Sunday, June 12, 2011

Opera (1987)



Opera (1987)
Genre: Giallo
Country: Italy | Director: Dario Argento
Language: Italian | Subtitles: English (idx/sub files)
Aspect ratio: Cinemascope 2.35:1 | Length: 102mn
Dvdrip Xvid Avi - 640x272 - 25fps - 700mb
http://www.imdb.com/title/tt0093677/

A young opera singer (Betty) gets her big chance when the previous star of a production of Verdi's Macbeth is run over by a car. Convinced the opera is bad luck she accepts, and becomes the target (in Argento's unmistakable style) of a psychopath - a man she has been dreaming of since childhood.

Italian horror master Argento's Opera is loosely based on The Phantom of the Opera. It's set in the 'Teatro Regio' in Parma, Italy, during the performance of Verdi's Macbeth. The opera is known to bring bad luck and the production of the film was indeed plagued by misfortunes, such as the death of Argento's father, while he was filming. The director returns here to the 'giallo' genre, after his so called 'supernatural years', during which he presented us with masterpieces such as Deep Red, Suspiria and Phenomena. The lead role is played by the Spanish newcomer Christina Marsillach, who Argento defined the hardest actress he ever had to direct.

The score was composed by Brian Eno and Claudio Simonetti, the latter being a regular contributor to Dario's films, and the heavy-metal music, which normally accompanies the murders in his movies, is one of the features that gained him heavy acclaim, and one of the reasons why his films have reached the status of cult. Probably, Opera is Dario Argento's last masterpiece, the following films to date revealing a mere shadow of his former glory, though still being high quality productions.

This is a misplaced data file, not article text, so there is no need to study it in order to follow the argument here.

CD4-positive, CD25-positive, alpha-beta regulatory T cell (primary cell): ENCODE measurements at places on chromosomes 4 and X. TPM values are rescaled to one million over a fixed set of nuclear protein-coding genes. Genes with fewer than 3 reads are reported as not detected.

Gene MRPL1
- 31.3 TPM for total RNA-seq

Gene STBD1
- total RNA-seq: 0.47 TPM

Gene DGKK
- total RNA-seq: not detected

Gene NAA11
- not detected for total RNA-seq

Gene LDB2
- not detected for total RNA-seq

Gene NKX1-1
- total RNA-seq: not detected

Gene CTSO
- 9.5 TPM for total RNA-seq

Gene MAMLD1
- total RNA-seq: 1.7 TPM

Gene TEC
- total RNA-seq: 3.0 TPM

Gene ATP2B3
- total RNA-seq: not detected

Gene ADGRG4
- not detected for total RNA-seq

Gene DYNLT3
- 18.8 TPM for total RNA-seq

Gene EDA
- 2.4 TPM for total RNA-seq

Argento is known for his cinematic flair, and we are not disappointed here; scenes beautifully composed, violent murders, accentuated here by the element of voyeurism, and some shots that will remain in the memory of the viewer, such as the key-hole murder shot. However, although Argento claimed that every shot and camera point of view were justified by a certain logic, we can't help suspecting that some of the visual choices in Opera are simply dictated by bravado. Nonetheless, the results are amazingly beautiful and proportioned, and the viewer will not be let down. Just think, doesn't it titillate you to watch bloody murders being committed right in front of you, while you are tied and have needles taped under your eyes, so you must watch? Yes, I thought so...


 
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